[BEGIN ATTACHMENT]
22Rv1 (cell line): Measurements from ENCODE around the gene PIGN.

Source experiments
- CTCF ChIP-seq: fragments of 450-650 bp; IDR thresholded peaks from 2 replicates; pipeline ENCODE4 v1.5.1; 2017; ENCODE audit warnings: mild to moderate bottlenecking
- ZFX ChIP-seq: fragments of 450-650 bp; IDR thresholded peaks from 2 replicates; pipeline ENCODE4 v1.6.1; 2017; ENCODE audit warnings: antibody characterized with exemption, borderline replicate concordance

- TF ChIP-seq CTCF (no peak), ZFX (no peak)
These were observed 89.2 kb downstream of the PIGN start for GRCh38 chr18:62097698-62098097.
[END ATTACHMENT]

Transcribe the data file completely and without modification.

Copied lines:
22Rv1 (cell line): Measurements from ENCODE around the gene PIGN.

Source experiments
- CTCF ChIP-seq: fragments of 450-650 bp; IDR thresholded peaks from 2 replicates; pipeline ENCODE4 v1.5.1; 2017; ENCODE audit warnings: mild to moderate bottlenecking
- ZFX ChIP-seq: fragments of 450-650 bp; IDR thresholded peaks from 2 replicates; pipeline ENCODE4 v1.6.1; 2017; ENCODE audit warnings: antibody characterized with exemption, borderline replicate concordance

- TF ChIP-seq CTCF (no peak), ZFX (no peak)
These were observed 89.2 kb downstream of the PIGN start for GRCh38 chr18:62097698-62098097.